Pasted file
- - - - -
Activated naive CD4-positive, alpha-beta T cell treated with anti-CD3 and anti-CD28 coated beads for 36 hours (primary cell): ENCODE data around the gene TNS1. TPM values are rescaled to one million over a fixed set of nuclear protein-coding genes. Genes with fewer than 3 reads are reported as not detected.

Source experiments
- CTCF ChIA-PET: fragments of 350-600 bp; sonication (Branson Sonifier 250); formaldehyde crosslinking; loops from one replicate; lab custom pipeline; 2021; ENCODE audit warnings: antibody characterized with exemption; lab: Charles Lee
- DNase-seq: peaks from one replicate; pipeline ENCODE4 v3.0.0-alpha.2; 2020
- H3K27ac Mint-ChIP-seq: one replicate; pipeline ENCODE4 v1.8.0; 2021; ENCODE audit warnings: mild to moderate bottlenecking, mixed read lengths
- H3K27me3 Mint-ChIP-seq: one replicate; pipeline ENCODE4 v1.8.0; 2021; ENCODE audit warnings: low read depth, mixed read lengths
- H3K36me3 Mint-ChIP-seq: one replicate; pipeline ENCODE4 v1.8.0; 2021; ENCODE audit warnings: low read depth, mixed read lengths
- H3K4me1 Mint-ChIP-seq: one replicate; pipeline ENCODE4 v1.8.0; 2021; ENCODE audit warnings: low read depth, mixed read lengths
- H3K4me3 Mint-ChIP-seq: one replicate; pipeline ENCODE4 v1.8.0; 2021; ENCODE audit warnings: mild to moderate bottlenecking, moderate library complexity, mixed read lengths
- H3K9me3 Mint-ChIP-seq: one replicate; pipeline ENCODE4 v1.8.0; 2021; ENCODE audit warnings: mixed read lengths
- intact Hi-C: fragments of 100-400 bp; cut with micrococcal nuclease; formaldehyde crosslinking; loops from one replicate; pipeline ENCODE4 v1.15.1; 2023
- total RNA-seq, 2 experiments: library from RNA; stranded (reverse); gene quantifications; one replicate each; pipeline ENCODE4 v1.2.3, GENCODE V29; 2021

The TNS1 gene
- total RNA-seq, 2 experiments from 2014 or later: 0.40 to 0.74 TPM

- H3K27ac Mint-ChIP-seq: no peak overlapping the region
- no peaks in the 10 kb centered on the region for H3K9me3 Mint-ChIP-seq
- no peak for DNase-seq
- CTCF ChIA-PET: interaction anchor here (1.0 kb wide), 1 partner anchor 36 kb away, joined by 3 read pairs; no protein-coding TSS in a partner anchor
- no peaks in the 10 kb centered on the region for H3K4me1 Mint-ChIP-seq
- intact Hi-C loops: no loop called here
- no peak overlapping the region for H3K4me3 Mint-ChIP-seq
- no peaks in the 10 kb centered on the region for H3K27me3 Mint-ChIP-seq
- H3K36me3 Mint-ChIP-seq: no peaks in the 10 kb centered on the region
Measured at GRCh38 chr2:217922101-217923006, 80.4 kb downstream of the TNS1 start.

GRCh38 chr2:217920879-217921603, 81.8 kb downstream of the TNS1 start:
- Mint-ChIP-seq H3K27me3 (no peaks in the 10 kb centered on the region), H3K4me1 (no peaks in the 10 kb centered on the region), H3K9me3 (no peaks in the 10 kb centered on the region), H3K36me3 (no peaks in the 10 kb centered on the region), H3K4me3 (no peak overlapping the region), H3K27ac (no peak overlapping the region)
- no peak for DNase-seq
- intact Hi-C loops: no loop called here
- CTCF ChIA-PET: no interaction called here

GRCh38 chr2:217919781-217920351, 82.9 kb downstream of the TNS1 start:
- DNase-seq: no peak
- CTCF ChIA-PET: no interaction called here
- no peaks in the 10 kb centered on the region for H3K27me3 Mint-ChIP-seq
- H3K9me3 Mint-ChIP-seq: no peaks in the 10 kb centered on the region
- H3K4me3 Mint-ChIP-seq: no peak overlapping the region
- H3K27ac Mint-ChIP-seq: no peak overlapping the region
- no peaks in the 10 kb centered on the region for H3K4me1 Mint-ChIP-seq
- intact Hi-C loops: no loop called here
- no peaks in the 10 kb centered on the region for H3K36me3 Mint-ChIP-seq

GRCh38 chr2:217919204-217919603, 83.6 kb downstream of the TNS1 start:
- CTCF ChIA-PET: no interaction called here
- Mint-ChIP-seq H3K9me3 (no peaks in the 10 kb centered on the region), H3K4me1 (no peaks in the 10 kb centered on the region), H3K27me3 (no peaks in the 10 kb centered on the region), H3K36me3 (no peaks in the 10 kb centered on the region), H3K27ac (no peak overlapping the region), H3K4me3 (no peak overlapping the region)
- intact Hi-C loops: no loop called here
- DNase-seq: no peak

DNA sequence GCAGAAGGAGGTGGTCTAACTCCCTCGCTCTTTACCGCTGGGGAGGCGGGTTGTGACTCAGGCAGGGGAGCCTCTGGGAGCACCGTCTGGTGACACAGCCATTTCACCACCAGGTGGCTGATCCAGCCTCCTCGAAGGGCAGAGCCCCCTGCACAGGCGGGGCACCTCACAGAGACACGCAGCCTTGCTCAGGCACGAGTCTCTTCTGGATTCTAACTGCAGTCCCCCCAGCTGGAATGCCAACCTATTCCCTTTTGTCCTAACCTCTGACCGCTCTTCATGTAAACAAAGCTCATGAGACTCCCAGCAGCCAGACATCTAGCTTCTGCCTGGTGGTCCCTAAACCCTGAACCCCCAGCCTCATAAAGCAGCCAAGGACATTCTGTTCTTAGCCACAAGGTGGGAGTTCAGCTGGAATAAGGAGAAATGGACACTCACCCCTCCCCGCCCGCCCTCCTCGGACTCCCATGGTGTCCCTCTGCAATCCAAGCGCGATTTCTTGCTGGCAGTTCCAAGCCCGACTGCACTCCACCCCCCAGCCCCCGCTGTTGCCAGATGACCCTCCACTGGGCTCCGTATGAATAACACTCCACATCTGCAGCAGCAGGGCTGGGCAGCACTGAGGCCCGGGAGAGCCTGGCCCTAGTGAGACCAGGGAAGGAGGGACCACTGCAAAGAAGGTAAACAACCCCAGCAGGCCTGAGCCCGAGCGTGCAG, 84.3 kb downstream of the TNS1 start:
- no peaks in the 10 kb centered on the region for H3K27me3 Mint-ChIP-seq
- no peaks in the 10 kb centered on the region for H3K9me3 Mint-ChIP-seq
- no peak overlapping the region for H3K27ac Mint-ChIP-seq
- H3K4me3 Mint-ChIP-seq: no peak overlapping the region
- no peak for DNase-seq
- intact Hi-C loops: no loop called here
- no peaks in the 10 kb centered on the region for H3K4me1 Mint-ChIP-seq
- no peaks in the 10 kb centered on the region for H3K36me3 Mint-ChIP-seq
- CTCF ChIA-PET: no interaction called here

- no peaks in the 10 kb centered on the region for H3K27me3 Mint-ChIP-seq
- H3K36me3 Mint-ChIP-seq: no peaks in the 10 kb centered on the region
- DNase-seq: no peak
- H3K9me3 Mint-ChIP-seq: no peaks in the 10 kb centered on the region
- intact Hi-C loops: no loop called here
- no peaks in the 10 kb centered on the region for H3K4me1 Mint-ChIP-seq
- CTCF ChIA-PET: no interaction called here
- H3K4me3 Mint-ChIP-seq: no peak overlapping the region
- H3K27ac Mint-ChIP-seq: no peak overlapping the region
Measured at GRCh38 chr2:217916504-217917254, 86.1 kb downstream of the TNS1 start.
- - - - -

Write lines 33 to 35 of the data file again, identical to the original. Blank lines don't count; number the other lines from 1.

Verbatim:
- no peaks in the 10 kb centered on the region for H3K27me3 Mint-ChIP-seq
- H3K9me3 Mint-ChIP-seq: no peaks in the 10 kb centered on the region
- H3K4me3 Mint-ChIP-seq: no peak overlapping the region